5 – The Boston Fern

Ferns With Sheer Curtains

What’s that? You read that ferns are poisonous to cats and dogs? It is true that some fern plants are toxic, but this one isn’t. If you’re buying any fern plant, check its toxicity or ask an attendant if it is safe.

Boston ferns are listed on the ASPCA website as non-toxic to cats and dogs. But do not let your cat or dog overdo licking and chewing them as it still can cause an upset stomach.

…And it’ll leave you with a mess to clean up.

You can find Boston Ferns at Nature Hills Nursery.

A Boston fern can be potted or hung in a hanging basket. The latter would be the safer option, especially with a cat around as they tend to love playing with the long leaves.

Did you know that you can even grow a tree for an indoor cat?

6 – The Bamboo Palm

If it’s a purifying plant you want to grow indoors, this is among ten of the best – so say NASA. And The ASPCA have it listed as a non-toxic indoor plant, so you’re safe to have it around pets too. These things can grow from a few inches up to about 2.5 meters.

Kittens will love you with one of these things around.

7 – The Purple Waffle Plant

This is another air purification plant that’s safe for cats and dogs to be around. The leaves have a striking crinkly effect with a metallic tint to them. The color, as you’d imagine is purple, but the leaves are green so it’s a plant to add a touch of color without overdoing it.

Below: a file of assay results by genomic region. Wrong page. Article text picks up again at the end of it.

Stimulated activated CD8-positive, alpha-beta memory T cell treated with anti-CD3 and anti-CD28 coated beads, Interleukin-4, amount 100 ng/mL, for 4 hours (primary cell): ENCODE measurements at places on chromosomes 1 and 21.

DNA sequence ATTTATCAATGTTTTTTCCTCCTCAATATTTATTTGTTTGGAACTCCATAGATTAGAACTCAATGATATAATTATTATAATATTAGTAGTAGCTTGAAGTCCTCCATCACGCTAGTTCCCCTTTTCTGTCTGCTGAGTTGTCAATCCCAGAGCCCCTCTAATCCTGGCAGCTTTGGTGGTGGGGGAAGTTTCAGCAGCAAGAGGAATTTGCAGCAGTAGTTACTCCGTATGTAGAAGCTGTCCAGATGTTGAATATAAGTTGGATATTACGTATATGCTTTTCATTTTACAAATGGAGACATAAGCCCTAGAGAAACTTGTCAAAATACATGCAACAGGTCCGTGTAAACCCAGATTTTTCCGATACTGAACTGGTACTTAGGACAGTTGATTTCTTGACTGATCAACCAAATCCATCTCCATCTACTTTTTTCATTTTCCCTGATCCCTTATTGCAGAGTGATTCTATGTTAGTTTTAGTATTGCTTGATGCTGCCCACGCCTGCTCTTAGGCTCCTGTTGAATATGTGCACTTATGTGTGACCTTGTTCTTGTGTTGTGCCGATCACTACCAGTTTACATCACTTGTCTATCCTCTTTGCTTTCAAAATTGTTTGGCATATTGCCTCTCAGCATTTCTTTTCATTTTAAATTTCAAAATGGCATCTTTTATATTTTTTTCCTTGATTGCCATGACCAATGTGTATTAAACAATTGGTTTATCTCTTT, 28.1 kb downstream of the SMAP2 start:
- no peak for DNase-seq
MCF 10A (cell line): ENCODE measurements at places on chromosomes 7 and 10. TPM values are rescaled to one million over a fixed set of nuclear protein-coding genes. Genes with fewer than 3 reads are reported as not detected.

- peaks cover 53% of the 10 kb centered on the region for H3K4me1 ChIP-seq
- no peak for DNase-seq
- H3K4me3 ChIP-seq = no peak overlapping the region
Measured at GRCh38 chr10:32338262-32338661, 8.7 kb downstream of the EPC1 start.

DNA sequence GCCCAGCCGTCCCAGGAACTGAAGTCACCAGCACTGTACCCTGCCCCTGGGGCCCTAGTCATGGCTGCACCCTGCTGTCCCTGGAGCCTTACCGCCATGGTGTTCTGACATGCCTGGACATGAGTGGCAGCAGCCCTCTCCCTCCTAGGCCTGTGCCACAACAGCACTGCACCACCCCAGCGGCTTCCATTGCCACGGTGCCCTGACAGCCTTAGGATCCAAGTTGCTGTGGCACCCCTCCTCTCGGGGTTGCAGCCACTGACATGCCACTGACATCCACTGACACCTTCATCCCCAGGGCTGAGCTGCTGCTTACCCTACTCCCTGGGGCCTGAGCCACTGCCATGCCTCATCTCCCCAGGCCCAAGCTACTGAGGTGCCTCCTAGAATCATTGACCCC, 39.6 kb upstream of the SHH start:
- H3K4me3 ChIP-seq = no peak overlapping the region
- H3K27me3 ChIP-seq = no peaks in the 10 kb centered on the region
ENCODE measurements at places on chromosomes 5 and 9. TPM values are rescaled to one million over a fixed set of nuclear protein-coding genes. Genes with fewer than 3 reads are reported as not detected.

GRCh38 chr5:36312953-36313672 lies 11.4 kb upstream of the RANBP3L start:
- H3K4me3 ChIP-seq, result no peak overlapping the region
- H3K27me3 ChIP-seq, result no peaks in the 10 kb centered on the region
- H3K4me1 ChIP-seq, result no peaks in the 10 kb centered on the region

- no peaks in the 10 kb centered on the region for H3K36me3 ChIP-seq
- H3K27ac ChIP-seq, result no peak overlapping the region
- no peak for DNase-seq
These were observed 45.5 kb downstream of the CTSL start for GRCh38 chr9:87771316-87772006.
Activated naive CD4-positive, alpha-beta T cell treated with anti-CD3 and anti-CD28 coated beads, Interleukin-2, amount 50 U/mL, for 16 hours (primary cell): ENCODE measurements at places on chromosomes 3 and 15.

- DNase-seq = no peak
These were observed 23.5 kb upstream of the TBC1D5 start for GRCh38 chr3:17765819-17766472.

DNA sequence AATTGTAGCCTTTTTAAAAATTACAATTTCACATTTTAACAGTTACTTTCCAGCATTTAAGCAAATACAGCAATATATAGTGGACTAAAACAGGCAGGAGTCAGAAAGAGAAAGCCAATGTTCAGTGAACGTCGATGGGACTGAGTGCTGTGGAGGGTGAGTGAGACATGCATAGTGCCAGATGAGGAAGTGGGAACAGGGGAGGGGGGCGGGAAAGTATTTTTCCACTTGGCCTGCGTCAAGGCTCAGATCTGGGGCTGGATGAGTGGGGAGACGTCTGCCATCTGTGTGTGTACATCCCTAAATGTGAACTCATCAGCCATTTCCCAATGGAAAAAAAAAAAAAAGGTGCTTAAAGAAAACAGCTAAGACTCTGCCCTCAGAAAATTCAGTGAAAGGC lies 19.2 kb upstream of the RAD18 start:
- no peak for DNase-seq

And it’s an easy to care for plant too.

Precautionary Note:

Just because plants can be labelled as non-toxic and pet-friendly, doesn’t mean they’re edible. Curious pets may nibble on leaves or lick the water or condensation from the leaves. Non-toxic plants for pets just means you won’t need an emergency vet called out, or you rushing your cat or dog to the animal hospital.

If they ingest too much though, it can still cause stomach upsets. Same as if you were to eat too much of anything.

The best place to have indoor plants are out of the reach of your pets. At the very least, it’ll save you some uncomfortable cleaning.

To Summarize What Indoor Plants Are Safe and Unsafe Around Pets:

These Plants are Poisonous to Cats and Dogs:

  • The Amazonica ‘Polly’ Plant
  • The Aloe Vera Plant
  • The Lily Plant
  • The English Ivy Plant
  • The Bright and Colorful Sago Plant
  • The Philodendron Houseplant